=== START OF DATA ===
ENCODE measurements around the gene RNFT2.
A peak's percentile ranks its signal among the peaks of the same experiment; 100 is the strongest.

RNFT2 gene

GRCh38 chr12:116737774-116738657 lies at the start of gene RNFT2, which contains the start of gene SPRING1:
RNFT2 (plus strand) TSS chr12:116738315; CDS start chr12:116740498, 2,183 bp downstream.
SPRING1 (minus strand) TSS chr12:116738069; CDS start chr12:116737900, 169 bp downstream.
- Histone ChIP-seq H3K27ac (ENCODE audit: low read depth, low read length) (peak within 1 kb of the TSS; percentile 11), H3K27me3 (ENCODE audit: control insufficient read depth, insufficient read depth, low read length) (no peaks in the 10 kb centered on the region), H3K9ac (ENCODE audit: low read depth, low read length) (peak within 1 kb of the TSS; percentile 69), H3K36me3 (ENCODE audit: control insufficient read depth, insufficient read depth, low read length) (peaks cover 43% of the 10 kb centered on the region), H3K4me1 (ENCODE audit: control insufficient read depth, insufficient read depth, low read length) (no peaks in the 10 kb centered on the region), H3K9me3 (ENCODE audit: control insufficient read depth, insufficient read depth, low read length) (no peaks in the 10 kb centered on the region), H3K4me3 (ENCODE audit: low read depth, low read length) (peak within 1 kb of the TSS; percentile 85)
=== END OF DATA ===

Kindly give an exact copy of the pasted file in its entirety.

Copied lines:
ENCODE measurements around the gene RNFT2.
A peak's percentile ranks its signal among the peaks of the same experiment; 100 is the strongest.

RNFT2 gene

GRCh38 chr12:116737774-116738657 lies at the start of gene RNFT2, which contains the start of gene SPRING1:
RNFT2 (plus strand) TSS chr12:116738315; CDS start chr12:116740498, 2,183 bp downstream.
SPRING1 (minus strand) TSS chr12:116738069; CDS start chr12:116737900, 169 bp downstream.
- Histone ChIP-seq H3K27ac (ENCODE audit: low read depth, low read length) (peak within 1 kb of the TSS; percentile 11), H3K27me3 (ENCODE audit: control insufficient read depth, insufficient read depth, low read length) (no peaks in the 10 kb centered on the region), H3K9ac (ENCODE audit: low read depth, low read length) (peak within 1 kb of the TSS; percentile 69), H3K36me3 (ENCODE audit: control insufficient read depth, insufficient read depth, low read length) (peaks cover 43% of the 10 kb centered on the region), H3K4me1 (ENCODE audit: control insufficient read depth, insufficient read depth, low read length) (no peaks in the 10 kb centered on the region), H3K9me3 (ENCODE audit: control insufficient read depth, insufficient read depth, low read length) (no peaks in the 10 kb centered on the region), H3K4me3 (ENCODE audit: low read depth, low read length) (peak within 1 kb of the TSS; percentile 85)